Tag Archive | "multi touch"

Mobile Multi-Display on iOS

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Aachen University, Germany demonstrated an interesting iOS-based application this week at MWC. The application utilises multiple iOS devices as display exptensions to create one large multitouch display. The really interesting thing about this setup is the way that the screen positioning is calculated. During set-up, all but one of the displays shows a visual code. An image is taken of the arrangement with the final, control device which then calculates the relative positions. The final device is placed into the array and set by hand. The result is impressive!

You can find out more about the project and application here.

Asus Eee T91 and multi-touch T91MT are finally shipping

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t91mt Not too long ago we wondered what happened to the T91 which seemed to launch only to quickly succumb to a total lack of supply in the face of big demand.

There still doesn’t appear to be one simple answer as to why the Asus Eee T91 [Portal page] went through some awfully turbulent supplies at its initial launch, but it would seem that to a certain extent things were waiting on Windows 7.

t91 Now suddenly it looks like Dynamism and Amazon have plenty of T91s to sell, and the aptly named and multi-touch capable T91MT, which Chippy mentioned was pre-ordering last week, is now shipping as well.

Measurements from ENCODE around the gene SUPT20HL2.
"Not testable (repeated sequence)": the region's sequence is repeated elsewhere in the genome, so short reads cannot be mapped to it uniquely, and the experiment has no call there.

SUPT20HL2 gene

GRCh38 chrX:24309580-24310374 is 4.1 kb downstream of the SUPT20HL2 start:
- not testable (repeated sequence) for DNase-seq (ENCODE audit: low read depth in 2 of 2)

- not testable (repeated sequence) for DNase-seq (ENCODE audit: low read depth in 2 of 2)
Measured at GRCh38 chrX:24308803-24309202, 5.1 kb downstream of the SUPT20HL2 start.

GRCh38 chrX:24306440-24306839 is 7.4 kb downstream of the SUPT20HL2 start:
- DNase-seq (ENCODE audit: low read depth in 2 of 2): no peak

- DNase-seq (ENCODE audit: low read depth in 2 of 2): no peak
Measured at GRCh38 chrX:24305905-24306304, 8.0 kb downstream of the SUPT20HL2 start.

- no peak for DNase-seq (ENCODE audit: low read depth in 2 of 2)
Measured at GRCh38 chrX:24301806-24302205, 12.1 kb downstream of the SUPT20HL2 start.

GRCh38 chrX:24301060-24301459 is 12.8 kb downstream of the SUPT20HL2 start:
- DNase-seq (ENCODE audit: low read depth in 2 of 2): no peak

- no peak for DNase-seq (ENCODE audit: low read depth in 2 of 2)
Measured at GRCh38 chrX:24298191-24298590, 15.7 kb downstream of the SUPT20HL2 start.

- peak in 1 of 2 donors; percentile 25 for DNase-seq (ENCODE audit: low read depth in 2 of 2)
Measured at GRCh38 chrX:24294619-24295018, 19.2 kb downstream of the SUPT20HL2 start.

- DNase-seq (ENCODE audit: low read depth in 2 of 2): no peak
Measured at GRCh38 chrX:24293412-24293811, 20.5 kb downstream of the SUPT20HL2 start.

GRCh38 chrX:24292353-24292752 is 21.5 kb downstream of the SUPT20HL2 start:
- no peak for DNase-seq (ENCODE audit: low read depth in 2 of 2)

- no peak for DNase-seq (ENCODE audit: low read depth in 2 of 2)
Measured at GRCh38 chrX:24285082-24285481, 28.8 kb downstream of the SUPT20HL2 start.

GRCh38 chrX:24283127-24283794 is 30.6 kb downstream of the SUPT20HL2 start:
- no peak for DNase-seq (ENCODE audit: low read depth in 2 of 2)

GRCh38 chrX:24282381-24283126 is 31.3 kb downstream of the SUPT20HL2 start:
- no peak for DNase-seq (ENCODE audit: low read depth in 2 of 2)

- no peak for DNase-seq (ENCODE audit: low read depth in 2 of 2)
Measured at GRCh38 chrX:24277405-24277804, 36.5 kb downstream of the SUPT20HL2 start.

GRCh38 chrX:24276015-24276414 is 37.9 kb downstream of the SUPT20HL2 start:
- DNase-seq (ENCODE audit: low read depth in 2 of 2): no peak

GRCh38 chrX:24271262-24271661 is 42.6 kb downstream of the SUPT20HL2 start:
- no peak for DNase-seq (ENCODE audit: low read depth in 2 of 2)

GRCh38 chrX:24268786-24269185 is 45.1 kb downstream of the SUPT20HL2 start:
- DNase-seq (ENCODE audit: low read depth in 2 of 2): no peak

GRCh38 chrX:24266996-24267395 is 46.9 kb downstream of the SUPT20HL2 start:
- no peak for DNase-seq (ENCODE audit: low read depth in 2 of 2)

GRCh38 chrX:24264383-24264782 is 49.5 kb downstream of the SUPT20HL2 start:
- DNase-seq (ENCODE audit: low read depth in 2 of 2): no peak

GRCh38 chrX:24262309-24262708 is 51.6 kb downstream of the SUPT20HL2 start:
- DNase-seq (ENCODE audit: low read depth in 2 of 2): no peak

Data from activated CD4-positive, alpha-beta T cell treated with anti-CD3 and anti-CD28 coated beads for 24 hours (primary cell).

The T91MT is the first multi-touch version of the T91 and it ships with Windows 7 (the regular T91 ships with XP). It still isn’t even official on Asus.com, but I suppose that isn’t stopping vendors like Amazon from selling it.

Seems like ‘kubel’ from recently established MyT91.info is one of the first to get his/her hands on the T91MT and has already provided an unboxing with a full review soon to come.

We’ll have to wait on further reports, but a glance at a T91MT intro video on YouTube seems to imply that the unit is capable of pressure sensitivity and palm rejection despite lacking an active digitizer which is quite an interesting proposition.

Update: Kubel from myt91.info has left us some info in the coments, and among other things say that the T91MT does not appear to have a pressure sensitive screen (ie: can’t tell the difference between a hard touch and a soft touch). This is disappointing to hear, but then again we can’t really expect full tablet PC features on a little netbook sized (and priced) convertible.